NESKANTAGA – Eleven flights left Neskantaga First Nation on Sunday. The community has started a self-evacuation following the burn-out of the electric motors that power the First Nation’s water pumps. The school has been closed as there is no water available for the building.
Chief Moonias shares, “We were able to get 99 people out last night but due to weather moving in at the destination we had to stop. We still have approximately 81 people that were identified as stage 1 most vulnerable list that we need to move today. Stage 2 evacuation will commence shortly after.”
On Sunday night, as community officials continued working, Chief Moonias shared, “Earlier this evening I was so exhausted so I laid down to have a quick shut-eye but ended up falling asleep for a couple of hours, now I can’t sleep. I worry and feel sorry for the Neskantaga people that have to endure the water crisis.”
“Tomorrow I go back to the office and try to address the ongoing water crisis issue we have. I had planned to be out on the land for moose hunting for the weekend but the issue we are facing now has become my priority. Our statement is out, our cry for help is out there. We are not crying wolf. This is as real as it gets. I’ll continue fighting for you. I will not give up!”
Neskantaga has been under a boil-water advisory since 1995 when its then-newly installed 1993 water treatment plant broke down.
Martine Stevens, a spokesperson for Indigenous Services Canada tells NetNewsLedger, “Indigenous Services Canada is working in partnership with the Neskantaga First Nation and Matawa Tribal Council to bring clean safe water to the community.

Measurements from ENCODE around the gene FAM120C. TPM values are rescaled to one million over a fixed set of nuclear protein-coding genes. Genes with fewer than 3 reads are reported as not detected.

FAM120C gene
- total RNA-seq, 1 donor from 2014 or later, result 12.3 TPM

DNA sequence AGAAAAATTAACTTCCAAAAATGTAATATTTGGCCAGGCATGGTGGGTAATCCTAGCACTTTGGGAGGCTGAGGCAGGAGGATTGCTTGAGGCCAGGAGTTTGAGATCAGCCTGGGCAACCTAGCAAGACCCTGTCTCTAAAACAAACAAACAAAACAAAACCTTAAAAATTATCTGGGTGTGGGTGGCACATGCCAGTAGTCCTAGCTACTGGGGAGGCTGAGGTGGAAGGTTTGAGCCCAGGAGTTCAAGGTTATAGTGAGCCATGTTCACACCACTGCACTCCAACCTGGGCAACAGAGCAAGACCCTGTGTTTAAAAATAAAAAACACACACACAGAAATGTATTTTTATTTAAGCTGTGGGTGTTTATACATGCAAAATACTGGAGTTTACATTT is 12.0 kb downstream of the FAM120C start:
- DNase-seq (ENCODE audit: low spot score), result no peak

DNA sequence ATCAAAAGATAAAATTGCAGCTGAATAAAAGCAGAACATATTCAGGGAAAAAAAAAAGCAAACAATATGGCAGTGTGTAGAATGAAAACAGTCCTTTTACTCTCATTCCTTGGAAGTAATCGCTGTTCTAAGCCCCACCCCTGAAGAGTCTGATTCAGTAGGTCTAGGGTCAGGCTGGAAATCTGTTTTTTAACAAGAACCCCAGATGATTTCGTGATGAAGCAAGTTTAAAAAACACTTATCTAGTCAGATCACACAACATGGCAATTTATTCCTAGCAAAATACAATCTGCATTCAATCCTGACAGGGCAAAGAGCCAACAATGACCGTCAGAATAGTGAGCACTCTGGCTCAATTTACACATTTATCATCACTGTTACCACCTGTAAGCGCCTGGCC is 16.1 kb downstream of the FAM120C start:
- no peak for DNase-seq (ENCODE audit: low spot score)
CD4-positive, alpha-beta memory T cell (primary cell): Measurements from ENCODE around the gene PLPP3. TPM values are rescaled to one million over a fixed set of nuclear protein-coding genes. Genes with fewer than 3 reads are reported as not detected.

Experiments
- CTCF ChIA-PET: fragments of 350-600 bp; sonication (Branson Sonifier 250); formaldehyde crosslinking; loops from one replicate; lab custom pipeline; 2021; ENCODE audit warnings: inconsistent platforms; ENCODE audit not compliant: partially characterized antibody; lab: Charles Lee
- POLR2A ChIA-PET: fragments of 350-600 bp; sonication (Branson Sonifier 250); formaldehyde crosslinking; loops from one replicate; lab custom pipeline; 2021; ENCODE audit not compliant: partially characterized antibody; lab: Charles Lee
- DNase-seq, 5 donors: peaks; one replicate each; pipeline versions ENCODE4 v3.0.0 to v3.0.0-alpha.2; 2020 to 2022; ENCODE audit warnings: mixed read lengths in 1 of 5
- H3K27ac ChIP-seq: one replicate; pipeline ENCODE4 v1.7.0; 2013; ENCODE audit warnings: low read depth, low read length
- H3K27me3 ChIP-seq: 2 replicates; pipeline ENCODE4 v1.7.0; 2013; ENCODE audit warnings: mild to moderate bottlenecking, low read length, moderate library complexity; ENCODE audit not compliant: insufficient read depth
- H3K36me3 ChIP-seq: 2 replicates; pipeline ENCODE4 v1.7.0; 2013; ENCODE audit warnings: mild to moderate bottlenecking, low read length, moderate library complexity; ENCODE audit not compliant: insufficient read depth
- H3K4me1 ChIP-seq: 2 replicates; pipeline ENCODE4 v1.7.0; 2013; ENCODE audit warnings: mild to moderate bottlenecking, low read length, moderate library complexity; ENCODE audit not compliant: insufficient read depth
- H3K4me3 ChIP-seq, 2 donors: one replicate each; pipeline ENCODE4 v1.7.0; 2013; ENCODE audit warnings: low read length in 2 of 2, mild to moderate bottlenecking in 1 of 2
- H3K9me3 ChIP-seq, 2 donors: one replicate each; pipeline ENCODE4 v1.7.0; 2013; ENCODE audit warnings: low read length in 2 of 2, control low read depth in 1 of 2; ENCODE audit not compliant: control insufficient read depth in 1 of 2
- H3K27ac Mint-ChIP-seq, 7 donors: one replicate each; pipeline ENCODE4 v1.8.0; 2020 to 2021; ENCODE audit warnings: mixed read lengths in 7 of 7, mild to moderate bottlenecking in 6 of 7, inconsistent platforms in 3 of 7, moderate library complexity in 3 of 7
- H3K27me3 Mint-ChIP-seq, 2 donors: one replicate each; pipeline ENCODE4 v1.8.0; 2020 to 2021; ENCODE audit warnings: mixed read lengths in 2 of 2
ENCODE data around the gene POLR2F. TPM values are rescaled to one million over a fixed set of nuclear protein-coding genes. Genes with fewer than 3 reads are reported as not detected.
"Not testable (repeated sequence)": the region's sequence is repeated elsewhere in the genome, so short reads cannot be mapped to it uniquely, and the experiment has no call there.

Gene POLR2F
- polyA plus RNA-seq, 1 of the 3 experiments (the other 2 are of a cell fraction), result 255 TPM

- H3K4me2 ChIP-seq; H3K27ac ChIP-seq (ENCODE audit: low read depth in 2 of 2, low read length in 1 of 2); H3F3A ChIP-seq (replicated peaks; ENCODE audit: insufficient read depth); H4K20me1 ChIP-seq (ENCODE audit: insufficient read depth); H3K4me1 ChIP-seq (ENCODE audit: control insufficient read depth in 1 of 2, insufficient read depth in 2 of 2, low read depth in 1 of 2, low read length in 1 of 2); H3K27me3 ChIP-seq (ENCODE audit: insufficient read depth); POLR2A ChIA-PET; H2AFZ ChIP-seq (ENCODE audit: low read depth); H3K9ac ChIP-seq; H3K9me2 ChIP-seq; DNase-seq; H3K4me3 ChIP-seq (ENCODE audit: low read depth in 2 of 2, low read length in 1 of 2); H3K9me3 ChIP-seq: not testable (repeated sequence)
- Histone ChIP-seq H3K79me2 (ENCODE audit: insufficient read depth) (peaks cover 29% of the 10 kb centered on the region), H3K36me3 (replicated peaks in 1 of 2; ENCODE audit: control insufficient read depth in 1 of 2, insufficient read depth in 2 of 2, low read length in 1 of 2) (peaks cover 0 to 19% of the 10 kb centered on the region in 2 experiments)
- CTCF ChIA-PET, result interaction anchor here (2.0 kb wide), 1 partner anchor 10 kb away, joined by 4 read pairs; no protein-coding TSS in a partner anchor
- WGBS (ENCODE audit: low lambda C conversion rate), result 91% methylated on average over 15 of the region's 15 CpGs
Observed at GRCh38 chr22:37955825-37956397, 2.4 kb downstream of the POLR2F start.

“Officials are in daily contact with the Chief and the community. Departmental officials were made aware of the latest problems with the water system late Friday and are working with the community to ensure that repairs begin on Monday to resolve the situation and restore water pressure. The Tribal Council has estimated that the repairs will be completed by Wednesday. Ensuring that the water system is repaired is a priority for the Department. Potable water is available, and the Department has committed this morning to increase the amount of bottled water available to the community.
“Departmental officials, including community nursing professionals, continue to monitor and respond to the situation.
“The Nursing Station remains open for community members and medical evacuation continues to be available to patients, should it be needed.
“Chief Moonias has declared a self-evacuation of Neskantaga community members. The Department is offering assistance to individuals remaining in the community and will work with partners to provide assistance as required to those transported to Thunder Bay.
“The Department has been working closely with the community on an upgrade to the water treatment plant to lift the long-term drinking water advisory. In July 2017, approximately $8.8 million in funding was approved to upgrade Neskantaga First Nation’s water treatment system, including an addition to the existing water plant.
“Officials will continue to work with the community to ensure the completion of the water treatment plant that will provide safe, clean, reliable drinking water for years to come.”
Neskantaga First Nation is located 450 kilometers north of Thunder Bay and has an on-reserve population of over 300 people.